Endogenous Firm Structure and Worker Specialization

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Endogenous Firm Structure and Worker Specialization

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What tasks must be performed to produce a good? Which occupations are well suited to do those tasks? And what are the gains to worker specialization within the firm? I use Brazilian administrative data to document new facts about how firms vary the types of workers that they choose to hire as they grow larger. Bigger firms hire more distinct occupations. They also hire a set of workers whose cognitive, manual, and interpersonal skills are more dispersed than at small firms. I then develop a structural model of how firms choose which types of workers to hire, and how they assign tasks to these workers. I propose a novel identification strategy for how to indirectly infer the (multi-dimensional) distribution of skill requirements for tasks that firms face and using only cross-sectional data on which occupations firms choose to hire, and in what proportion, across the firm size distribution. I estimate my model using Brazilian manufacturing firms, and show that more than 1/3 of the variance in firm level TFP is due to firms’ endogenous choices of which types of workers to hire (and how specialized those workers should be). I find that gains from increasing firm specialization are about 1.3% of output, and that the costs to shutting down worker specialization within firms are large, leading to a 9.6% decrease in total output. I find similar gains in more narrowly defined industry codes such as leather goods.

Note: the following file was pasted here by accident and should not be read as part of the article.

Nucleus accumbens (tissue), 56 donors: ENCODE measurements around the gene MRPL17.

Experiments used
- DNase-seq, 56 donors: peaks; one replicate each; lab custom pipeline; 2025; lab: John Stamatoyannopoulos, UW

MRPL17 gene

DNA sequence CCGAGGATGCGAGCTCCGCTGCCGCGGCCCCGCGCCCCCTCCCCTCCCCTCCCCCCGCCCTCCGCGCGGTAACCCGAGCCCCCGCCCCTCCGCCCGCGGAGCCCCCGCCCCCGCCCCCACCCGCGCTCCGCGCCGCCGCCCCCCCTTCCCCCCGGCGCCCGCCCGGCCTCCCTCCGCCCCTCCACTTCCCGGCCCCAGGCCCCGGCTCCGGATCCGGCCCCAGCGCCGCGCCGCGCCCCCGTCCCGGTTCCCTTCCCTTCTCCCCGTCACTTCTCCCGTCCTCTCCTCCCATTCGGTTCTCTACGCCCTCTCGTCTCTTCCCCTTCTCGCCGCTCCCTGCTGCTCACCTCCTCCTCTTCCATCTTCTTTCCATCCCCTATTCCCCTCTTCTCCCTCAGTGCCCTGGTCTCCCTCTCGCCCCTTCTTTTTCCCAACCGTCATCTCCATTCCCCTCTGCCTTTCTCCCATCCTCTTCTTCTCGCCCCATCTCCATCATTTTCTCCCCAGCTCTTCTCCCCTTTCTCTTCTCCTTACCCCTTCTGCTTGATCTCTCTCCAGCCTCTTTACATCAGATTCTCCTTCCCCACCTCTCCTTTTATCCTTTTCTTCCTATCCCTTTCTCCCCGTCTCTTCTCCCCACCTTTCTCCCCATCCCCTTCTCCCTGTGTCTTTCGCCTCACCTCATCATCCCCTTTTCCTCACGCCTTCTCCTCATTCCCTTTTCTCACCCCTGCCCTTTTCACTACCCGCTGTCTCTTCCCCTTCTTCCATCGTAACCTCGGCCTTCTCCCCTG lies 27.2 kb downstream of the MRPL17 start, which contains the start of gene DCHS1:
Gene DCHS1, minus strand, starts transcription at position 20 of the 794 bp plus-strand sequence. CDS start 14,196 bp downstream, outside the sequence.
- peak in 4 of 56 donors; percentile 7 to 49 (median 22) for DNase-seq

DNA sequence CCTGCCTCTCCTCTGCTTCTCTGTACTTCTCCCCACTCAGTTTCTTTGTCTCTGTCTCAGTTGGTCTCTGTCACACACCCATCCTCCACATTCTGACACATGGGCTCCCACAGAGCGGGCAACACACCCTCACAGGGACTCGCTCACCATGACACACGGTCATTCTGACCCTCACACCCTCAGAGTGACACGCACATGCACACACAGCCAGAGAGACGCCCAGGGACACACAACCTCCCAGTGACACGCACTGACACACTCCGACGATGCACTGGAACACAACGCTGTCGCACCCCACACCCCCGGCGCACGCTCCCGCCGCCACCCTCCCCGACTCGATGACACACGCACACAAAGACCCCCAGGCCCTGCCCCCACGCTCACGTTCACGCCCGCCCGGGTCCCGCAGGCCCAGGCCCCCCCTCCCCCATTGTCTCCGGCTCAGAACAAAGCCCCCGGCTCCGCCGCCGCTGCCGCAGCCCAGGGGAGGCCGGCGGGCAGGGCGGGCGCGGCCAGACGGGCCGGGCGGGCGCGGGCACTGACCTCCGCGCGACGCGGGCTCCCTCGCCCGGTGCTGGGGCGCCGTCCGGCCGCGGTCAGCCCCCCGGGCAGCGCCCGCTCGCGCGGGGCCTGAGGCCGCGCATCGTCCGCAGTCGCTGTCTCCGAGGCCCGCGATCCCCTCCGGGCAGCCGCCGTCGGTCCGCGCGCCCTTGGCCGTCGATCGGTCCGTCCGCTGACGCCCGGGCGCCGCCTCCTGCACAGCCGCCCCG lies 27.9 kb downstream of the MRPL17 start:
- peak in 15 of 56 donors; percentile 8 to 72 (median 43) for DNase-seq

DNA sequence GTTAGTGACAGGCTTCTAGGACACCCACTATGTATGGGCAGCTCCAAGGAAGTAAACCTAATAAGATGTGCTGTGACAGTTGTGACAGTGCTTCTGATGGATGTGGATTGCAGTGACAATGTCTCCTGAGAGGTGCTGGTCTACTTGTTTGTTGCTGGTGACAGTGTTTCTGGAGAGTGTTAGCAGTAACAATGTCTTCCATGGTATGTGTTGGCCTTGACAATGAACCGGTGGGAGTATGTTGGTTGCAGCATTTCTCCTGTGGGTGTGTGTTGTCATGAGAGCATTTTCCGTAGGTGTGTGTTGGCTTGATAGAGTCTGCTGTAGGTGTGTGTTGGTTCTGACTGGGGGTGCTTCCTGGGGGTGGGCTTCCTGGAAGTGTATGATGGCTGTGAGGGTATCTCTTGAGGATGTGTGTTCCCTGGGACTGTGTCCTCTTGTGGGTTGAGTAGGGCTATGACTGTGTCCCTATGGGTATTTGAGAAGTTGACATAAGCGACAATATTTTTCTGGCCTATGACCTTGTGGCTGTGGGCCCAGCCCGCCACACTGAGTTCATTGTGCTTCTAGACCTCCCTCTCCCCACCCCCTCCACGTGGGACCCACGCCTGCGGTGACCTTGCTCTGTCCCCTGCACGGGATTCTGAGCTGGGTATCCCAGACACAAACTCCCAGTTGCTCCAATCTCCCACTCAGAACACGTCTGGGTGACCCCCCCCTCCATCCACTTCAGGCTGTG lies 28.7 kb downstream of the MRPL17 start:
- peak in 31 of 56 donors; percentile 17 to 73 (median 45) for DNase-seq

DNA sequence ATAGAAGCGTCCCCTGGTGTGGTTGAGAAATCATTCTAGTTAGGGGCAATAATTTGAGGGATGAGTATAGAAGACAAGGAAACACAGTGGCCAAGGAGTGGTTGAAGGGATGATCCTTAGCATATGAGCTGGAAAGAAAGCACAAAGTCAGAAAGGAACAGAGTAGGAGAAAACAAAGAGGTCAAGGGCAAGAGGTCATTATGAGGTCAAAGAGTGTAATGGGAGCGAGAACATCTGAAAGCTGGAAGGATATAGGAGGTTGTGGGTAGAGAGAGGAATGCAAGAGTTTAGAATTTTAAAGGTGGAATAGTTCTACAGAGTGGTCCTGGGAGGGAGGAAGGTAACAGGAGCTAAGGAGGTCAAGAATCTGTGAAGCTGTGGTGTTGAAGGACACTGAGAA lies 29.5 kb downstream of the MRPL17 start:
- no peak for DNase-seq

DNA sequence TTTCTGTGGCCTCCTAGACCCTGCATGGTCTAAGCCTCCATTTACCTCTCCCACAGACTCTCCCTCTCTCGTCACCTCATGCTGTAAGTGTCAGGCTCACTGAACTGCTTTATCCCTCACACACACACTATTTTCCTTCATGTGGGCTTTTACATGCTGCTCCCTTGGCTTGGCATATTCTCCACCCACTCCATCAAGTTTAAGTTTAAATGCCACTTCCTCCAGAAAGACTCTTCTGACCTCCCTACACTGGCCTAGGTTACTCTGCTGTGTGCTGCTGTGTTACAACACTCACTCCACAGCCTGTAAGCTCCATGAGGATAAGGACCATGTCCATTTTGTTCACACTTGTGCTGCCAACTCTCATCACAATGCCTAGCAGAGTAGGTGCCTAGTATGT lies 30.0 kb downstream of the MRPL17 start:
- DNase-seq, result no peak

University of Minnesota Ph.D. dissertation. 2022. Major: Economics. Advisor: Jeremy Lise. 1 computer file (PDF); 95 pages.

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Adenbaum, Jacob. (2022). Endogenous Firm Structure and Worker Specialization. Retrieved from the University Digital Conservancy, https://hdl.handle.net/11299/243086.

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